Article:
Tuesday, 11 November 2008

Every picture tells a story

This is a photo, of a B&W photo of a painting of my Great Grandfather.

It was painted whilst he was serving in the Home Guard during the second world war. After he died my Gran remembered that he had his portrait painted by an artist, doing a series on men serving in the home guard, you can just see his uniform in the background. This was a long time before the Internet and so she spent many years writing letters, doggedly trying to trace the painting. It took many many letters and many more years until finally she found it. It was stored in the vaults of a museum in Manchester. The museum kindly got it out for her, it is quite a large painting approx 3ft x 4ft. My uncle, a photographer took a photograph of the painting and I received a B&W copy. I have grown to love the painting in B&W, it always comes as a bit of a shock to see the colour version.

My Great Grandfather died when I was about 12, I did not go to his funeral as I was the designated babysitter for all my cousins. My memories of him are very sparse, he spent a lot of time living at my Grans house, of his 3 children I think he preferred it there the most. He did not change much from the painting, a trim wiry man of few words. When we came to go home though, we would be summonsed to say goodbye, plant a brief kiss on his dry very prickly cheek and he would give me a sixpence.

That my Great Grandfather was alive at all, is it seems to me a miracle. He fought in the battle for the Somme and came home, my Gran was born soon after. My mother tells me that he never ever spoke about the war, would not, could not. All that she remembers is very very occasionally he would lapse into crude humour. Such repressed memories must have made for a very hard life.

Today Kitty is helping to organise a party to celebrate Armistice Day at a local community center, she and a small group of other students have spent the last 5 Thursdays working with and talking with the old people about what life was like during the war and helping to plan a celebratory party, she has loved it. She has even bought a black and red outfit to wear. I am so pleased that she is helping to preserve the memory's of others so we can never forget.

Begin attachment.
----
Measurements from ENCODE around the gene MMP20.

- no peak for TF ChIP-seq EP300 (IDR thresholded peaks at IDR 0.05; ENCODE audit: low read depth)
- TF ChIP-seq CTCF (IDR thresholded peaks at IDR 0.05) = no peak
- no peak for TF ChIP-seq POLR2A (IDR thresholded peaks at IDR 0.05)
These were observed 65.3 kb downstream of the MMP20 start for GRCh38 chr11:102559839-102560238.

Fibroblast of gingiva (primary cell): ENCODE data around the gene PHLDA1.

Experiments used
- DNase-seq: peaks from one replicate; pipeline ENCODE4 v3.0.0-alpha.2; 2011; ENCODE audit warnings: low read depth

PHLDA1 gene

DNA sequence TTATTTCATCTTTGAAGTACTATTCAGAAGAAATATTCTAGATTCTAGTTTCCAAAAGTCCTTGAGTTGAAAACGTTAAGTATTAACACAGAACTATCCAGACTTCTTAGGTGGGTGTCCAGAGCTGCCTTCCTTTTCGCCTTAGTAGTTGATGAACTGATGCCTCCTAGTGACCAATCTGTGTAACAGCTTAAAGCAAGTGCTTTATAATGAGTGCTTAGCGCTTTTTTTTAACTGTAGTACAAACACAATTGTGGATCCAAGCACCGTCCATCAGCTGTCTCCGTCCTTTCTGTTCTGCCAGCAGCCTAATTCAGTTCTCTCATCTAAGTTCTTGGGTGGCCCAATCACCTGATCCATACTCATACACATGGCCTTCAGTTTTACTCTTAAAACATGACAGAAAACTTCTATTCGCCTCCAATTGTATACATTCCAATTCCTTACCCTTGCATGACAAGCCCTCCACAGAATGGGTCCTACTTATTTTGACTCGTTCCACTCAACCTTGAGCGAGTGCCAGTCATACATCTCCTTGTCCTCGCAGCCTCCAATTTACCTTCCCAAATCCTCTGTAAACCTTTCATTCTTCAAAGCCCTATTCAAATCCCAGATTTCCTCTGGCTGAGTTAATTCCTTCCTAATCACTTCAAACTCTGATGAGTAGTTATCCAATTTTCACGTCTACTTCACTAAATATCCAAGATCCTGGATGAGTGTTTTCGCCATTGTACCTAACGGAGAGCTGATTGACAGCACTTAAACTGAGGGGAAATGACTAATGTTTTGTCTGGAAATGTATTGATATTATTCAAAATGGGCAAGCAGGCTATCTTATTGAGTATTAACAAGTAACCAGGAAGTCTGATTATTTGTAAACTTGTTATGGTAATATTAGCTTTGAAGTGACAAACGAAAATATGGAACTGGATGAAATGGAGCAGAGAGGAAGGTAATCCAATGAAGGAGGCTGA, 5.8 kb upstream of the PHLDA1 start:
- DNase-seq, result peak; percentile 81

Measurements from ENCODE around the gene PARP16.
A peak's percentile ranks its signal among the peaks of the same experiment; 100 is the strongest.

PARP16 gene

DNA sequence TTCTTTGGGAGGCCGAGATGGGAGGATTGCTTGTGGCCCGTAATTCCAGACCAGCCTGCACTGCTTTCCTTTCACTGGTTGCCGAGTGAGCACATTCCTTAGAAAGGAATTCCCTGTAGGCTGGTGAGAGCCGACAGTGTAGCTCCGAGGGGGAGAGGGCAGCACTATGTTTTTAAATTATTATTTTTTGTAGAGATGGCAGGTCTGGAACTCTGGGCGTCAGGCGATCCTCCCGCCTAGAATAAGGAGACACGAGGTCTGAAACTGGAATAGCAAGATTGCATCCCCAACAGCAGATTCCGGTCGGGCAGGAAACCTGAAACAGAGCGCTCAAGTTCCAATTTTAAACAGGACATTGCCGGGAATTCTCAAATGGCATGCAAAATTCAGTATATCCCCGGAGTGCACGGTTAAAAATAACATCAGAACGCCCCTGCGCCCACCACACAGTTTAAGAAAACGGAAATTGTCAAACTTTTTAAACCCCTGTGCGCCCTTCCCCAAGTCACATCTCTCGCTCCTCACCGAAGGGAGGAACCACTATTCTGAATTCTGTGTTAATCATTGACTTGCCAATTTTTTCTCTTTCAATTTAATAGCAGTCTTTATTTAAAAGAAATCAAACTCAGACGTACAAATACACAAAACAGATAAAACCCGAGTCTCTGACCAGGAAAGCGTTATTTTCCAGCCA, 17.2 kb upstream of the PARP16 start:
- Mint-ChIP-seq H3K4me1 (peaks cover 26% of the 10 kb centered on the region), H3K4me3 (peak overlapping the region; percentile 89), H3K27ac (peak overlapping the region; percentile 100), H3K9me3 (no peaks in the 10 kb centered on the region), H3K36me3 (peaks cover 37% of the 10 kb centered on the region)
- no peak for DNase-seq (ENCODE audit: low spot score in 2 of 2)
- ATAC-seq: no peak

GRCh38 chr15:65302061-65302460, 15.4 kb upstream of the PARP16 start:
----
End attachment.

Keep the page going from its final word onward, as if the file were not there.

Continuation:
La Belette Rouge said...

What an incredible story.A really great remembrance of your grandfather and the importance of remembering. That your grandmother found the painting speaks to the kind of persevering and strong women she was. How happy she must have been to finally found it.

A day and a parade seem inadequate to honour the service and sufferings of vets who died in purposeless and senseless wars.I cannot imagine all the unspeakable things that men and women have endured in war to keep us free and safe. It feels like Veteran's Day in the states does not adequately celebrate and honour those who fought, injured or died in service---especially when there are countless stories of homeless vets and vets who do not get adequate medical coverage in subpar hospitals.

It is touching to hear that Kitty is involved in a party to honour veterans and that she is really enjoying it. So very nice to hear. You must be proud of her.

materfamilias said...

Such a moving, personal post for Remembrance Day (as we call it in Canada -- do you call it that, or Armistice Day?) The part your Grandmother played in preserving her father's memory is inspiring -- her doggedness in refusing to let the painting be lost to family memory. And now you have a daughter carrying on that legacy.

indigo16 said...

lbr- I agree that it is the soldiers who return home injured and traumatised who get the roughest deal. We seem so happy to send them, yet so reluctant to pick up the pieces on their return. It is a national shame and one I wish could be made good. We have a 2 min silence here so at least the memory is kept alive.

yes, my Gran was dogged especially when you think no email existed so the wait between letters must have seemed forever.